Scope and Nature of Temporary Orders: If you’ve been served with a Suit Affecting the Parent-Child Relationship (a SAPCR) or wish to file one, your initial discussion with your attorney will likely center around temporary orders. In Texas, Courts are permitted to render temporary orders for the safety and welfare of the child. They are temporary in that they are only effective during the pendency of the suit; after the case is resolved, the final judgment controls. Courts are given wide latitude regarding the scope and appropriateness of temporary orders. For example, aside from ordering things like temporary custody and child support, parenting courses and psychological evaluations can be ordered.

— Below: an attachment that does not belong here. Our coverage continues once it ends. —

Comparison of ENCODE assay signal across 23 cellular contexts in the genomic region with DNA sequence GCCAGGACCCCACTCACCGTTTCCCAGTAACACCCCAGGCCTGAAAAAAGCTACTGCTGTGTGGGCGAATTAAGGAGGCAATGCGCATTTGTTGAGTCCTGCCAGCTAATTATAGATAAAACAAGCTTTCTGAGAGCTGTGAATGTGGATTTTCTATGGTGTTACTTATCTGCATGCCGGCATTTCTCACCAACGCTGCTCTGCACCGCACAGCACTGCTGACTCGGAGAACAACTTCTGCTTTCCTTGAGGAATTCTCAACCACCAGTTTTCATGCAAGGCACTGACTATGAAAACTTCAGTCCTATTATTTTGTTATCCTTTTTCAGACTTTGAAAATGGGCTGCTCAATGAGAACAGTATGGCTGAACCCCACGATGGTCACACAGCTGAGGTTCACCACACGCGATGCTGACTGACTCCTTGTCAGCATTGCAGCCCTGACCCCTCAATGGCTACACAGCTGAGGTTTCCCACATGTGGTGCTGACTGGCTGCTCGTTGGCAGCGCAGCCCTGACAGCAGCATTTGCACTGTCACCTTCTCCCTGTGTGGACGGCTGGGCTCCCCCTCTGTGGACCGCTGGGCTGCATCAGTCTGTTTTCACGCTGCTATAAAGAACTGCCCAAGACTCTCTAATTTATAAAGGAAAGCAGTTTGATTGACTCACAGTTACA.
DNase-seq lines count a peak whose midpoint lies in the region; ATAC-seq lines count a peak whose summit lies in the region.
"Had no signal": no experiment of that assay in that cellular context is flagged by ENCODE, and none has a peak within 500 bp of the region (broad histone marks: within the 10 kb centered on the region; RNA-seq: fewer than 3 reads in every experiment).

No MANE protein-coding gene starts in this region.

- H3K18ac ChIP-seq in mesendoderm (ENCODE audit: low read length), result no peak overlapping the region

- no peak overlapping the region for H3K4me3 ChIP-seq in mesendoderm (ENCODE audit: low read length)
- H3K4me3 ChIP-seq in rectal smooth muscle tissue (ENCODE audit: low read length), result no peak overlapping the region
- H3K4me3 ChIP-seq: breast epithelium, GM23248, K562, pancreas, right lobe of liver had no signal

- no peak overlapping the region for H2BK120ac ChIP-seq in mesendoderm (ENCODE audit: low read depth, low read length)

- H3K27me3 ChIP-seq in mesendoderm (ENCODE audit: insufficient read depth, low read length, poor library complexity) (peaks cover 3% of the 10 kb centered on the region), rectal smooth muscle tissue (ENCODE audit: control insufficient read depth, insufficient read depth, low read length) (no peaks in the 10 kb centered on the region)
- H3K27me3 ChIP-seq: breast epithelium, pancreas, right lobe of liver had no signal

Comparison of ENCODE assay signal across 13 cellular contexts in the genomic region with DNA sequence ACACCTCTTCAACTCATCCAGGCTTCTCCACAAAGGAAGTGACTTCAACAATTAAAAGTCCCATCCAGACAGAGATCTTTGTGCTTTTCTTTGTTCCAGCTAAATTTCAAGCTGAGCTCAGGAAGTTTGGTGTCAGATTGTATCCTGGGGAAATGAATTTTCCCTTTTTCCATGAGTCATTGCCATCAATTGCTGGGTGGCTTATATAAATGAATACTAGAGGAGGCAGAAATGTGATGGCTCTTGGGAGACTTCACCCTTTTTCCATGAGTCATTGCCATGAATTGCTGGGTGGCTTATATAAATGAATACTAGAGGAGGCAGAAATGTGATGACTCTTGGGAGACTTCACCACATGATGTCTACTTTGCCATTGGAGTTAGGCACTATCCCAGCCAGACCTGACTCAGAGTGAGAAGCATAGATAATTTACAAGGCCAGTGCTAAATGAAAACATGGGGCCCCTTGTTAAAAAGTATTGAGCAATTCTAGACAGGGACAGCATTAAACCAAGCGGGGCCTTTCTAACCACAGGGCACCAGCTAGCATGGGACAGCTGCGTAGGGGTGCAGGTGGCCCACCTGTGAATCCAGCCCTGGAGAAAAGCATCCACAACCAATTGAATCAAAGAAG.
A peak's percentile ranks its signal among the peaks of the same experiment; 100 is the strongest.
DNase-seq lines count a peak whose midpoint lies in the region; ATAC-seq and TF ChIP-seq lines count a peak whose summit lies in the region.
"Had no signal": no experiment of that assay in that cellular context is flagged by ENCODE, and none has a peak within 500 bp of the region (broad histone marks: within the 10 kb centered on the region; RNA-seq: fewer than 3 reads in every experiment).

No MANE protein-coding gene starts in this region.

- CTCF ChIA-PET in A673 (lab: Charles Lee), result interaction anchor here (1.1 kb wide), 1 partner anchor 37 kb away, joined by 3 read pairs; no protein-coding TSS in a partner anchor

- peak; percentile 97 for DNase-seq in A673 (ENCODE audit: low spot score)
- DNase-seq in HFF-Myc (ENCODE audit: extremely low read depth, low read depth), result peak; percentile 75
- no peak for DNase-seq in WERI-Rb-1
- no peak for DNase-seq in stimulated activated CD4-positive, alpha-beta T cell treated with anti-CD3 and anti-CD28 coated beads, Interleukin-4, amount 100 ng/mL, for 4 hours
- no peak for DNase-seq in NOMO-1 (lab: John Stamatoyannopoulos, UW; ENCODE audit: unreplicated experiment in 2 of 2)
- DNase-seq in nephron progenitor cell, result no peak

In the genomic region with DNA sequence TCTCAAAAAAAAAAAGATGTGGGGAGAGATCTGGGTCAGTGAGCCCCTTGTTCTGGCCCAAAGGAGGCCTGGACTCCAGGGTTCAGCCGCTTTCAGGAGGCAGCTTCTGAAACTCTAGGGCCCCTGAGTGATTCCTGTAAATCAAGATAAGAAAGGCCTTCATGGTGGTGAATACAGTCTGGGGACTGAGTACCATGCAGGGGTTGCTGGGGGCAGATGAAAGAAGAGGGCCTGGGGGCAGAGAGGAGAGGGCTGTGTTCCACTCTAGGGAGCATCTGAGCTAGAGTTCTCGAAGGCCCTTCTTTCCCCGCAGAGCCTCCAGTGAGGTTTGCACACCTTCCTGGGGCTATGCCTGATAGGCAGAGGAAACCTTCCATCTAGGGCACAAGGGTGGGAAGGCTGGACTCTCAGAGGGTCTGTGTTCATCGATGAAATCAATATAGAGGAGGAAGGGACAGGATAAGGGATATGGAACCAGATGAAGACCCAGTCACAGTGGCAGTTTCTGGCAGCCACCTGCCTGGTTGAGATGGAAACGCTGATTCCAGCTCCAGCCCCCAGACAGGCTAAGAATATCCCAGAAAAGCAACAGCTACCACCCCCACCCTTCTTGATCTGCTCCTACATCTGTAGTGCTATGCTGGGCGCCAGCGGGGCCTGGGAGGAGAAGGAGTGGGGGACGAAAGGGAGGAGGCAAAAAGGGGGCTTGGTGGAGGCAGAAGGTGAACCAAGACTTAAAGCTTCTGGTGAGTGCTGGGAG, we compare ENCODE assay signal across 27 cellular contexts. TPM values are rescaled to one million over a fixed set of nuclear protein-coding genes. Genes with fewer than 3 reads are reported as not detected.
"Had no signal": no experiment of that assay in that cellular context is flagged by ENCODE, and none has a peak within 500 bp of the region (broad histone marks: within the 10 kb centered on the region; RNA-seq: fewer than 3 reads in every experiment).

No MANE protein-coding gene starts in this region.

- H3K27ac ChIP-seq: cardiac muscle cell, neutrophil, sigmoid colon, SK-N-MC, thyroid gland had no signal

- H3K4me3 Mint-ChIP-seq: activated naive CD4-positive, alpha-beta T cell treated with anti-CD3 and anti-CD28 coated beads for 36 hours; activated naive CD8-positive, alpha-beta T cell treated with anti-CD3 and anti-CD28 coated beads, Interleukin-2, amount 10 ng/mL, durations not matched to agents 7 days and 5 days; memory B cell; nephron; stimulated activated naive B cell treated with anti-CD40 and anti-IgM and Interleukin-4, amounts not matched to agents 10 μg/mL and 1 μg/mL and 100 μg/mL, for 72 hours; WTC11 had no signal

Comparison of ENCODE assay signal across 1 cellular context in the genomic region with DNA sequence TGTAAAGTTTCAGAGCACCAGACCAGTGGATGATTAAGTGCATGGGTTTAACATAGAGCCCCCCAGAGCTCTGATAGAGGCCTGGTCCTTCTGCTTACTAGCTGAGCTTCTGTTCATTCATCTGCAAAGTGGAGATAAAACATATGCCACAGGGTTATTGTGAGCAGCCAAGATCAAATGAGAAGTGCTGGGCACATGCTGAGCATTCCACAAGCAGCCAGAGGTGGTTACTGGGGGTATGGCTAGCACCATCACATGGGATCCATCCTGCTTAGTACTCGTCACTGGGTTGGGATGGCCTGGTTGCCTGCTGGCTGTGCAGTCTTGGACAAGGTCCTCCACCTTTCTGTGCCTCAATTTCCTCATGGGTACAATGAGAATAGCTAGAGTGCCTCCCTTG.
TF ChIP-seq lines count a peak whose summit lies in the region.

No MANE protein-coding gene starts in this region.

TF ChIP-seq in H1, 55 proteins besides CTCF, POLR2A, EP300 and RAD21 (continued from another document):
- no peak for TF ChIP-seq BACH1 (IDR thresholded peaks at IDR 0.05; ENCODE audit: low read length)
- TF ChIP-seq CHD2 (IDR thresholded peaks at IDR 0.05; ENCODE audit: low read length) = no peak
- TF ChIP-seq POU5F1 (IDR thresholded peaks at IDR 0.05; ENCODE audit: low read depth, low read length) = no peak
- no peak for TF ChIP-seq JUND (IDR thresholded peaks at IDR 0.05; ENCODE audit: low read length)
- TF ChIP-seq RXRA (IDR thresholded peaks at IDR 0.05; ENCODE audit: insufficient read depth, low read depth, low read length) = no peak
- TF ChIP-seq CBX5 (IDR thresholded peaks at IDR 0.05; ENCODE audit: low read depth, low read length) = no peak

Hearing: Many forms of temporary relief can be granted before a hearing is had on the matter (so as to provide more immediate protection for children). Other matters, like temporary custody cannot be granted without notice and a hearing. Even if granted without notice and hearing, such temporary orders typically expire in fourteen days. Thus, a hearing is typically held by that date to determine whether the previously granted orders should expire or remain in effect.
They apply in non-SAPCR cases too: Notably, temporary orders can also be rendered in divorce cases, even if a child is not involved. Such orders can be wide-ranging as well, providing relief such as spousal support and protection of real property and assets.